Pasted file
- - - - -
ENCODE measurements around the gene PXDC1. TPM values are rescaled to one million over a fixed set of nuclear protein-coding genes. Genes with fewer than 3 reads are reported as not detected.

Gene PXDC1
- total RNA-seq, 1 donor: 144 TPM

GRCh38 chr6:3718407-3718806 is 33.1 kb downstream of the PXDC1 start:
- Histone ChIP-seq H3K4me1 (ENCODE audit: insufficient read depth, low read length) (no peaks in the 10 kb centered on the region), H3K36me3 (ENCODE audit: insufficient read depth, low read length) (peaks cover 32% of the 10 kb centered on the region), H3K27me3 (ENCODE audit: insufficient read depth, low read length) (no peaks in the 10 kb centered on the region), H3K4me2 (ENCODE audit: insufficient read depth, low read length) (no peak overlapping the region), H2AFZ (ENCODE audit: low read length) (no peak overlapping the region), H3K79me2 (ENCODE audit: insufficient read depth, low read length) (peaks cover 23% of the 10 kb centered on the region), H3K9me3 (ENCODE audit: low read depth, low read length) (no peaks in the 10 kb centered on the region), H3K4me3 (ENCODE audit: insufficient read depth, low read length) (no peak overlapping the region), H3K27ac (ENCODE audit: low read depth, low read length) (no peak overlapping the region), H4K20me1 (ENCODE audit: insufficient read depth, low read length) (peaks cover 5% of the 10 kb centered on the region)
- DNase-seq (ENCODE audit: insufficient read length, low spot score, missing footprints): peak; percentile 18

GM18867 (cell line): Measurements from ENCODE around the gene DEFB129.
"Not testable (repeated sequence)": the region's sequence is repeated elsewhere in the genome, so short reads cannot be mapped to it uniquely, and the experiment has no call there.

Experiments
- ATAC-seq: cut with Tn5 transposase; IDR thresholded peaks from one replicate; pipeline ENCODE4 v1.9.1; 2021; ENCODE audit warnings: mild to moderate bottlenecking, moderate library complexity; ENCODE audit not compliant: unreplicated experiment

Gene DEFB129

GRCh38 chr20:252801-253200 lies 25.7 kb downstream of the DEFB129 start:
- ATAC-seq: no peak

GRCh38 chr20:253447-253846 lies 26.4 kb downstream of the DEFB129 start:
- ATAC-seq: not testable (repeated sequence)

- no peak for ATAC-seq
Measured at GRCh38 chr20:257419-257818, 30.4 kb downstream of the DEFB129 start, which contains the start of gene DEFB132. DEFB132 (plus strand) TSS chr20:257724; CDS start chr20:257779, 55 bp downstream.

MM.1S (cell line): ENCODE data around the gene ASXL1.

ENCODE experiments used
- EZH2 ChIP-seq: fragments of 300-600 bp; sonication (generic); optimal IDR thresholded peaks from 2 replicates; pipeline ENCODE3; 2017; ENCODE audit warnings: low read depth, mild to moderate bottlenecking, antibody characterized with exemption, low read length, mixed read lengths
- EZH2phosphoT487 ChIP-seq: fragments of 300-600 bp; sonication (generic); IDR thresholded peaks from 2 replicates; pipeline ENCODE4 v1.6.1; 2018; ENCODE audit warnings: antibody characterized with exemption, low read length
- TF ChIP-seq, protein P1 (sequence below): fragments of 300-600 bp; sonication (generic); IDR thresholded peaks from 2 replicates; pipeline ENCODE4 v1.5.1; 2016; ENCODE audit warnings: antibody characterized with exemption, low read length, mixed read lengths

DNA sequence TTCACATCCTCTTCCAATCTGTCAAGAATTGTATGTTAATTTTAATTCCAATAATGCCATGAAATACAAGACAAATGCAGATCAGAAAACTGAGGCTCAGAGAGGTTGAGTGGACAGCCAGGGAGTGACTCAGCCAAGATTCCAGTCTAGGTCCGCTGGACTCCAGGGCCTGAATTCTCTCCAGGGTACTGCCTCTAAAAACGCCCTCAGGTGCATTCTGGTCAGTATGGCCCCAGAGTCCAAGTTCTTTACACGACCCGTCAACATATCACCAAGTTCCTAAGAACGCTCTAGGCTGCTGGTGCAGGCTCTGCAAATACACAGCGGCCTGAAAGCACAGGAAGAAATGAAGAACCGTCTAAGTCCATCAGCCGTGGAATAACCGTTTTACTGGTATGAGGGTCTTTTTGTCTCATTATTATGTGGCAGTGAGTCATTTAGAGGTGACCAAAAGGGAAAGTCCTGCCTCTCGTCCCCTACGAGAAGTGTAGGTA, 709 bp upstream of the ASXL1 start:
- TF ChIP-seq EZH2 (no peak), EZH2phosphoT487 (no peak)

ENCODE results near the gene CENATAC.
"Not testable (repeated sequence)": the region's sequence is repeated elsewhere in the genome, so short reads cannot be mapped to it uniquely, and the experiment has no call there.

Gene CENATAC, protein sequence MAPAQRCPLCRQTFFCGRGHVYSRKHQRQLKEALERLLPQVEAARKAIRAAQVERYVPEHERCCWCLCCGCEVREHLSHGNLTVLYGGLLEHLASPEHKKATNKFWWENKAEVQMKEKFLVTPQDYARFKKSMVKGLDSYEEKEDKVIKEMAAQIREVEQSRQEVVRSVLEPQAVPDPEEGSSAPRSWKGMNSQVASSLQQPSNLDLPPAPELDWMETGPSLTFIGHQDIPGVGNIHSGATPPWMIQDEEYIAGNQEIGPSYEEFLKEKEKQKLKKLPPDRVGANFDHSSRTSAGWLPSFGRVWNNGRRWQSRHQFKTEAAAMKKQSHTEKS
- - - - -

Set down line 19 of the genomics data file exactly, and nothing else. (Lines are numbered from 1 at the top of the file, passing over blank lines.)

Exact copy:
ENCODE experiments used